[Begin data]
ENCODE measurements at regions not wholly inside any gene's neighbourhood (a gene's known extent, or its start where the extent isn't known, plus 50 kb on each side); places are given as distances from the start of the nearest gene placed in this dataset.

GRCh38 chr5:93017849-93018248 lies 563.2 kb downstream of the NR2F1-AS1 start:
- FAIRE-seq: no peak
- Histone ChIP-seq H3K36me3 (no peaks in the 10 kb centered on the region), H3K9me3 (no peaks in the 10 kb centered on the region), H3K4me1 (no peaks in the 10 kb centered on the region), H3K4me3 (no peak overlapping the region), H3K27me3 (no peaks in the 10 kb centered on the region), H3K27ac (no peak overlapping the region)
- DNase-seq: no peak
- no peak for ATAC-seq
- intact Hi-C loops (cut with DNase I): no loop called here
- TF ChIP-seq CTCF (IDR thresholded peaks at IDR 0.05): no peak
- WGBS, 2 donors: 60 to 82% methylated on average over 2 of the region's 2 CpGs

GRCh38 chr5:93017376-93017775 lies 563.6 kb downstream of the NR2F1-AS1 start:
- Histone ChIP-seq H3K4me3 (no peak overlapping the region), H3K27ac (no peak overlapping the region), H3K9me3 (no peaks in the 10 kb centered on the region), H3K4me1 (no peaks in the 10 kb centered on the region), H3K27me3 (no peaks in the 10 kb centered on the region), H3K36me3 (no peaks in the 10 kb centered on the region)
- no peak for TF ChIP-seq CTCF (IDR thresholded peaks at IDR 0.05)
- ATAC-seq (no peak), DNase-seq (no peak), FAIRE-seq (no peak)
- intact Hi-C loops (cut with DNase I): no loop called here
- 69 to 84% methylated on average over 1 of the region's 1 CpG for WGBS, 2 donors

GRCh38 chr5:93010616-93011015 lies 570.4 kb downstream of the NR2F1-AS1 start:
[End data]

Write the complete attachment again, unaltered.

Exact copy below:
ENCODE measurements at regions not wholly inside any gene's neighbourhood (a gene's known extent, or its start where the extent isn't known, plus 50 kb on each side); places are given as distances from the start of the nearest gene placed in this dataset.

GRCh38 chr5:93017849-93018248 lies 563.2 kb downstream of the NR2F1-AS1 start:
- FAIRE-seq: no peak
- Histone ChIP-seq H3K36me3 (no peaks in the 10 kb centered on the region), H3K9me3 (no peaks in the 10 kb centered on the region), H3K4me1 (no peaks in the 10 kb centered on the region), H3K4me3 (no peak overlapping the region), H3K27me3 (no peaks in the 10 kb centered on the region), H3K27ac (no peak overlapping the region)
- DNase-seq: no peak
- no peak for ATAC-seq
- intact Hi-C loops (cut with DNase I): no loop called here
- TF ChIP-seq CTCF (IDR thresholded peaks at IDR 0.05): no peak
- WGBS, 2 donors: 60 to 82% methylated on average over 2 of the region's 2 CpGs

GRCh38 chr5:93017376-93017775 lies 563.6 kb downstream of the NR2F1-AS1 start:
- Histone ChIP-seq H3K4me3 (no peak overlapping the region), H3K27ac (no peak overlapping the region), H3K9me3 (no peaks in the 10 kb centered on the region), H3K4me1 (no peaks in the 10 kb centered on the region), H3K27me3 (no peaks in the 10 kb centered on the region), H3K36me3 (no peaks in the 10 kb centered on the region)
- no peak for TF ChIP-seq CTCF (IDR thresholded peaks at IDR 0.05)
- ATAC-seq (no peak), DNase-seq (no peak), FAIRE-seq (no peak)
- intact Hi-C loops (cut with DNase I): no loop called here
- 69 to 84% methylated on average over 1 of the region's 1 CpG for WGBS, 2 donors

GRCh38 chr5:93010616-93011015 lies 570.4 kb downstream of the NR2F1-AS1 start: